Who’s the he? Sephardi Chief Rabbi Shlomo Amar. According to him, as quoted in the Jerusalem Post, Reform Jews are the ones responsible for all of the ills of Israeli and Jewish society, including violence and assimilation. Regarding the latter – talk to the average Israeli on the street. If they have to choose between Orthodoxy and nothing, they will choose nothing. I’m not saying that this is the right choice, but its the choice made daily. Reform Judaism, then, could be argued as preventing assimilation, as it provides an avenue to Judaism that is seen as far more agreeable than its Orthodox counterparts. Now about the former – what? Is Amar really trying to say that there is no violence in the Orthodox community. Just for the record, the allegations made against Rabbi Elon, are not being made by Reform Jews against a Reform Rabbi; that’s all in the Orthodox community. So here’s my point – no community is perfect, and there’s a lot of resentment towards both streams of Judaism, but people in glass houses shouldn’t throw stones.

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  • Outside of Israel, I do think that Reform is a dangerous and problematic thing to the Jewish soul. It legitimizes and encourages assimilation and intermarriage (belatedly trying to backtrack on that last one). It replaces Jewish values with other explicitly non-halachic and western ones. When people are raised Reform they think they know what Judaism is– and want nothing to do with it! And based on what they’re fed at Reform Sunday school (!) that’s the RIGHT decision. And in America, with separation of church and state (and Jew from homeland), how you are Jewish is merely a matter of personal choice.

    That being said, in Israel it’s a totally different cheshbon. The direction, the vector, of assimilation is TOWARDS Judaism– just look at all the Russians. Even the Thai kids want to convert. It’s also an unfortunate fashla of religion and state in Israel– and the haredi have majorly screwed up their control of the rabbinate. There’s a lot of baseless hatred towards the orthodox too of course. But in Israel– more is at stake, politically, identity-wise, etc. in the public struggles.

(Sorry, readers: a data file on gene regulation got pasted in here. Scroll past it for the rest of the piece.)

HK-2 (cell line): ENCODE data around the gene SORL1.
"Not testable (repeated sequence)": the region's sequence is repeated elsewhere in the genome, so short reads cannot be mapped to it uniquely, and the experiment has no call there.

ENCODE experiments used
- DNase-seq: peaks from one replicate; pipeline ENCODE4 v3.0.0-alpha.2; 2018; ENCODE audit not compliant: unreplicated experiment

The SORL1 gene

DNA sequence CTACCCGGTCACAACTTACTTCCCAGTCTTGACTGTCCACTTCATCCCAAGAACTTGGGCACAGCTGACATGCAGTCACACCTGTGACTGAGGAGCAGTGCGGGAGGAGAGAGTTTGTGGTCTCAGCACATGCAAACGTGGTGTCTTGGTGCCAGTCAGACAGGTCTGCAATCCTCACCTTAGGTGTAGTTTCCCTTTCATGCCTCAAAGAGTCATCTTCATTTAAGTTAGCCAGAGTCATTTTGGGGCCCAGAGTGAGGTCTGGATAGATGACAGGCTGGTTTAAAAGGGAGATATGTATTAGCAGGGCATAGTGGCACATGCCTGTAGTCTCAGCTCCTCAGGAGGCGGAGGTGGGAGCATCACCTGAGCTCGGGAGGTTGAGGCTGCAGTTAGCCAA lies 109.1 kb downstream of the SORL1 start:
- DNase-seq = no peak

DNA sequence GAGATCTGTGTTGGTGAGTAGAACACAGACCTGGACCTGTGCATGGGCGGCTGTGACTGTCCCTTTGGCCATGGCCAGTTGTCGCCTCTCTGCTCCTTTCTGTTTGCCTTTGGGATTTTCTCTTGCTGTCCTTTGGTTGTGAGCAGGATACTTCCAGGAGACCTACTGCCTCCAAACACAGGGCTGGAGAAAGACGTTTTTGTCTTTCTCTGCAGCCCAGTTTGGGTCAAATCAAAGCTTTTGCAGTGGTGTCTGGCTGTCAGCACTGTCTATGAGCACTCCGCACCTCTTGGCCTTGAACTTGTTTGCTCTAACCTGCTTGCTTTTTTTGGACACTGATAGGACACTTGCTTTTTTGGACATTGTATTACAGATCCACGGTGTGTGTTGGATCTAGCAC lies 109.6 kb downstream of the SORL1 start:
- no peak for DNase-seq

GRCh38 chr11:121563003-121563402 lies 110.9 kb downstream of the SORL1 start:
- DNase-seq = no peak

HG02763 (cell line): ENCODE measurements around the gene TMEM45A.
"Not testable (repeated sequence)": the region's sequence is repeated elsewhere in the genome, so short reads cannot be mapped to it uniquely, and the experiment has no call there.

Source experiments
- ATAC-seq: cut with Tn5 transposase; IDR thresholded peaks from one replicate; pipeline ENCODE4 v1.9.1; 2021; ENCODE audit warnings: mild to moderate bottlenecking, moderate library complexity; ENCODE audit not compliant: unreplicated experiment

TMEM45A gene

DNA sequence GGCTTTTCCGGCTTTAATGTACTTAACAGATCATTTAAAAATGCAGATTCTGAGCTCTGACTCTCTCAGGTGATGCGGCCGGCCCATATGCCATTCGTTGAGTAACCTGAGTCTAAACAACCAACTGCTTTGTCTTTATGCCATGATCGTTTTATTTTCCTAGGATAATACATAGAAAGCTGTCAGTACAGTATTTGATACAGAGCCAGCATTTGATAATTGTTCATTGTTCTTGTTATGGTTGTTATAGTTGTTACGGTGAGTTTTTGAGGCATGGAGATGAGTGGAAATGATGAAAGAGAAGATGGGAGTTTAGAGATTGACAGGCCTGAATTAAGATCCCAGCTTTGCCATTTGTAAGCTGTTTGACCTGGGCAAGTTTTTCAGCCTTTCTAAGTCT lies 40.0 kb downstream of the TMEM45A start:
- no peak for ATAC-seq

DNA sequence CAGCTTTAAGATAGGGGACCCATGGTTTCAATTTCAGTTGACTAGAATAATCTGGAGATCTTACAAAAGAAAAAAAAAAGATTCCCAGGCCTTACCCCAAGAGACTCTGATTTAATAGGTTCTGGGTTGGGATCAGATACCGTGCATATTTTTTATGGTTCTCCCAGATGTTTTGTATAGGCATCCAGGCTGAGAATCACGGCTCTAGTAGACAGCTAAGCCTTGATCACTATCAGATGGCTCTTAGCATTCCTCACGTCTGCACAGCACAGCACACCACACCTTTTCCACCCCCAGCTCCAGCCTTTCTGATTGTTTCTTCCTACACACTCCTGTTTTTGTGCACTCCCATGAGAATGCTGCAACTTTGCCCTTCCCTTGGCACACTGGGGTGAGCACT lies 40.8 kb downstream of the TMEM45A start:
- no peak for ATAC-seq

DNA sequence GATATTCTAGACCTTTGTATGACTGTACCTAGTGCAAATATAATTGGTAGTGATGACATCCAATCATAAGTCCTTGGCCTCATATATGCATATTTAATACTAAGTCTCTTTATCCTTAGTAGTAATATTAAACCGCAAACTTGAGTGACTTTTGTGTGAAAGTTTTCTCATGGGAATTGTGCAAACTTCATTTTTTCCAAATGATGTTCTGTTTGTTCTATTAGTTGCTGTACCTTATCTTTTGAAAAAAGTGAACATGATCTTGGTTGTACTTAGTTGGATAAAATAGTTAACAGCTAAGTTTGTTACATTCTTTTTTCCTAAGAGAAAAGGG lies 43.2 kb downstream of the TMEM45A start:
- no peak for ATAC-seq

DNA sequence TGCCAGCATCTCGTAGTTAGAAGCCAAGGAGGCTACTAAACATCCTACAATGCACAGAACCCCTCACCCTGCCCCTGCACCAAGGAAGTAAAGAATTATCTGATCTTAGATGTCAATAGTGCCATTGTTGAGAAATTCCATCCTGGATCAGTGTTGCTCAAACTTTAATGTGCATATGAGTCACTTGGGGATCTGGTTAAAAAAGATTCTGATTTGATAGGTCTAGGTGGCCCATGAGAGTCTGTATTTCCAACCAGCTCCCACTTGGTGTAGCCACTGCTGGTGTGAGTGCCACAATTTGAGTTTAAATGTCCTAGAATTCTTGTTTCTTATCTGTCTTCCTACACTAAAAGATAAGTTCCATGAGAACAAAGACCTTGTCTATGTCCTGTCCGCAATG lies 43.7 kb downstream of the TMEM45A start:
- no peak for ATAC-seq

One could make a case that Reform, as an option in a Jewish society where intermarriage is negligible and certain basics are safely in place (the land itself, Jewish calendar, kosher food widely available, etc.), is actually a more valid and appropriate option than it is in America. And might actually be deserving of recognized existence (whereas I believe the world would be better off if American Reform suddenly vanished.)

    However, let’s remember that all these ‘denominations’ and ‘sects’ of ‘rabbis’ are b’di’avad. We are supposed to be killing animals, people. Cohanim. Rabbis– of all stripes– are supposed to be out of a job!

  • Samir – I’m afraid I’m a bit confused. By that chart, I shouldn’t be Jewish. My grandparents where Reform Jews (my grandfather was even the President of his temple). My parents are Reform Jews. My sister and I grew up at a Reform temple. I have never dated a non-Jew, nor see any reason that my children will not be Jewish. In fact, the love of Judaism and Zionism I have, which was taught to me at my Reform Temple and Reform day-school, led me to make aliyah. I therefore, respectfully, find that chart to be extremely suspect. More over, I have no intention of apologizing for a lack of desire to have 6.72 children.